Update: The Mobile Police Department arrested 20-year-old Mitchell Bond on charges of criminal mischief Tuesday afternoon in connection to the defacing the Admiral Raphael Semmes statue. Though jail records are currently inaccessible, police say Bond is from Mobile and doesn’t have a criminal record. He also appeared to admit he was responsible for the graffiti during a perp walk shortly after his arrest.
As protests over the death of George Floyd continue to roil the country, the Admiral Raphael Semmes statue in downtown Mobile was defaced with graffiti last night.
Semmes served in the Confederate Navy as the commander of the CSS Alabama and the statue has stood over the intersection of Government and Royal streets since 1901.
It was commissioned and is maintained by the Sons of Confederate Veterans and was rededicated in 2000.
Yesterday, the city of Birmingham removed a controversial Confederate monument after it was damaged by protestors Sunday. There, the monument had been a source of contention since at least 2015, targeted for removal among many across the country in the wake of a white supremacists’ shooting at an African-American church in Charleston, South Carolina that left nine people dead.
As a result, several states, including Alabama, passed laws protecting such monuments. Yesterday, Alabama Attorney General Steve Marshall said the city of Birmingham would be subject to a one-time $25,000 fine for the monument’s removal.
Separately, a statue of Robert E. Lee was removed from a Montgomery high school yesterday. Coincidentally, the state of Alabama observed former Confederate President Jefferson Davis’ birthday Monday as an official state holiday, one of three Confederate-related state holidays observed every year in Alabama. It also recognizes Robert E. Lee’s birthday Jan. 10 and Confederate Memorial Day April 27.
This morning, a representative of the Raphael Semmes Camp 11 of the Sons of Confederate Veterans said Lagniappe was the first to inform him of the graffiti, and he wasn’t prepared to comment. Later, another spokesman, who asked not to be named, said the Semmes statue was paid for by the United Daughters of the Confederacy and to his knowledge, has never been vandalized.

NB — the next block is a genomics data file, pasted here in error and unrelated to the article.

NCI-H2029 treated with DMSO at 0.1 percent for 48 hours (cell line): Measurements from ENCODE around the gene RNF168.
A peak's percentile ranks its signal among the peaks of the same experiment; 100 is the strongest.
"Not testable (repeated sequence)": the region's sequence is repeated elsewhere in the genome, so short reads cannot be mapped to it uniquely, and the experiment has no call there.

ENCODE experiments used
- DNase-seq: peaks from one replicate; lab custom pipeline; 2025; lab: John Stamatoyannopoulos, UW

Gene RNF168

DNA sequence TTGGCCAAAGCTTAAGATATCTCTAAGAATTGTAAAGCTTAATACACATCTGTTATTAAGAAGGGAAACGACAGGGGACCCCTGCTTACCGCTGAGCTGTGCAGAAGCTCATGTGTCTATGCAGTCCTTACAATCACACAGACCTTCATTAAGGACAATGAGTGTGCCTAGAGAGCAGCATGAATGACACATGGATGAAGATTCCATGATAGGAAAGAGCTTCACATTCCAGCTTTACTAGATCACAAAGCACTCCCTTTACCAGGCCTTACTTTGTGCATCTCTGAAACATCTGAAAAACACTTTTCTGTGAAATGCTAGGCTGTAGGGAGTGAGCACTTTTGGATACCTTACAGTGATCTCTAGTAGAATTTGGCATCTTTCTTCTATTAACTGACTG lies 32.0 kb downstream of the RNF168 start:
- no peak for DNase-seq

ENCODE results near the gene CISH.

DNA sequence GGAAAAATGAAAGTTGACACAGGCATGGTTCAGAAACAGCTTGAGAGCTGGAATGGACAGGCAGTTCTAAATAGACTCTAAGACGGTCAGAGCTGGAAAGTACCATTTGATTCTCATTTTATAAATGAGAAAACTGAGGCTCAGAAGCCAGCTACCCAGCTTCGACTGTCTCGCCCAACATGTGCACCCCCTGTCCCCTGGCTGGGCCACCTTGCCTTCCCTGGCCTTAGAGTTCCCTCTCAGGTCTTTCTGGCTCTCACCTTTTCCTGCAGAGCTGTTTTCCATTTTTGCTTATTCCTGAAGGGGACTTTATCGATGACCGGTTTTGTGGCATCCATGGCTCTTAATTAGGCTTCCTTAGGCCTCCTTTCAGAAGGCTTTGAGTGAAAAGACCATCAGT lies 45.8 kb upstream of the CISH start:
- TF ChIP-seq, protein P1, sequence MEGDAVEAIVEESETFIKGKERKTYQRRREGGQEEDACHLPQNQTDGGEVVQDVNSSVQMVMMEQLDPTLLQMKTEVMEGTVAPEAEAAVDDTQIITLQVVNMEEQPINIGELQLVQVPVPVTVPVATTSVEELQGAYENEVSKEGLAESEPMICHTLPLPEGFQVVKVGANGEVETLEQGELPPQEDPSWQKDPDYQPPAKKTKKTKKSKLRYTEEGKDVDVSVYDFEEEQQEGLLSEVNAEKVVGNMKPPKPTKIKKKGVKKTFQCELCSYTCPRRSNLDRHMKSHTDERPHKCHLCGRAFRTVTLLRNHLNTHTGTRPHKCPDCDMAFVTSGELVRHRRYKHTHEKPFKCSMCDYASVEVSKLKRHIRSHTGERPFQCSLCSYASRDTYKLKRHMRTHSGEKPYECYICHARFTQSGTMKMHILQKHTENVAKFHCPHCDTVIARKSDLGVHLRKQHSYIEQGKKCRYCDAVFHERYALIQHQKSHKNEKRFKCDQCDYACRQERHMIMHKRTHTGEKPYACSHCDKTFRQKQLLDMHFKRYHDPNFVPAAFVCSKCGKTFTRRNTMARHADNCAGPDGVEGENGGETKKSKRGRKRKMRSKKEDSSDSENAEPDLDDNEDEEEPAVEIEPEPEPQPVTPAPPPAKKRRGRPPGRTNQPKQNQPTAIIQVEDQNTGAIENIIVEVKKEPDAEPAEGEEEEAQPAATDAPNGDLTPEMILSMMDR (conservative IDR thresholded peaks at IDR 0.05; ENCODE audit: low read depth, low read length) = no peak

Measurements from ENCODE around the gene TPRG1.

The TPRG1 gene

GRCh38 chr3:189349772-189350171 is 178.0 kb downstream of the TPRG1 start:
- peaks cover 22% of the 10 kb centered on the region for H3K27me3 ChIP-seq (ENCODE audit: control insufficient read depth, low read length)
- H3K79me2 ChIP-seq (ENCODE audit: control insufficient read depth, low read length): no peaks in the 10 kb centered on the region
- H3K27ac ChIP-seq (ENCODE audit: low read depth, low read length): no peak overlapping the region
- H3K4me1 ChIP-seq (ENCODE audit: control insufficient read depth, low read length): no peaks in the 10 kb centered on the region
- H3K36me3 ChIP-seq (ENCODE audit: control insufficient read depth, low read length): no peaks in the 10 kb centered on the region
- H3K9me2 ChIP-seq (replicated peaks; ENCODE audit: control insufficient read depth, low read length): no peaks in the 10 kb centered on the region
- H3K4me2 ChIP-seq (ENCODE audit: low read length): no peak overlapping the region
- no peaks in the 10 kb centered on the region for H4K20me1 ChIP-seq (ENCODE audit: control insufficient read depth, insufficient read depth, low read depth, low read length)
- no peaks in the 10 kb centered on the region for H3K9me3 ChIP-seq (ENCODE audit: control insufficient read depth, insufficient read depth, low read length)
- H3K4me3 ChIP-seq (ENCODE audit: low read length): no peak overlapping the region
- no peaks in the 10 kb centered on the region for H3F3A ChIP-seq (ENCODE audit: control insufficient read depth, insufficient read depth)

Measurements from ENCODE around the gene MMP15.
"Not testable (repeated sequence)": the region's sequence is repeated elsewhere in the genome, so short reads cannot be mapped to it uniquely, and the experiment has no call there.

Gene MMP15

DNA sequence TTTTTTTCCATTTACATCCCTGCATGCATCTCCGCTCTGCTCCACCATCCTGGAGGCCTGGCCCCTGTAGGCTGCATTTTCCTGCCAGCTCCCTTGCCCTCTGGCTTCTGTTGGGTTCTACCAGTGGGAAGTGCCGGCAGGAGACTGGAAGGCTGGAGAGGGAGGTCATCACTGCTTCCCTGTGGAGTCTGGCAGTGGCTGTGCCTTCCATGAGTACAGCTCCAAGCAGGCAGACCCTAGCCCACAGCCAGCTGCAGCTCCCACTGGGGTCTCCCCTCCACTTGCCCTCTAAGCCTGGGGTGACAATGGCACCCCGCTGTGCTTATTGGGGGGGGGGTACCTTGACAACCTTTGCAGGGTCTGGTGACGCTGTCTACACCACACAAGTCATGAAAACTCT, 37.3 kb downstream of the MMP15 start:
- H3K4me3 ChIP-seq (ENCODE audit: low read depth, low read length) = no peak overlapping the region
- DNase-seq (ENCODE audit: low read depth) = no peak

“I think you got a bunch of miscreants looking for any excuse to make trouble, take things down and cause chaos,” he said of vandalism and protests here and nationwide. “It’s my thought that these people have a culture that disrespects and dishonors their veterans and [can’t] hope to maintain their own history or honor.”
The spokesperson said he would clean the graffiti himself, but would leave it to the city of Mobile and Mobile Police Department to protect it going forward.
“I don’t know if the police would allow me to sit down there armed even though I’m licensed, and it would probably cause more problems than it would solve,” he said. “We pay police to protect the city’s monuments and property and in Mobile they seem to be doing a better job than most.”
In 2018, Camp 11 dedicated a 9-foot-tall marble and granite statue of a Confederate soldier at Fort McDermott in Spanish Fort. Last year, Fort Blakeley Camp 1864 of the Sons of Confederate Veterans, re-dedicated a circa 1941 monument removed by the city of West Palm Beach Florida at Confederate Rest Cemetery in Point Clear.
In Mobile, the graffiti appears to express anti-police sentiment and includes the phrases “Confed scum” and “we built it, help them rebuild.”
By 10 a.m., the city of Mobile had its Public Works Department on scene removing the graffiti with a pressure washer.
Updated to include comments from a spokesman for the Sons of Confederate Veterans.
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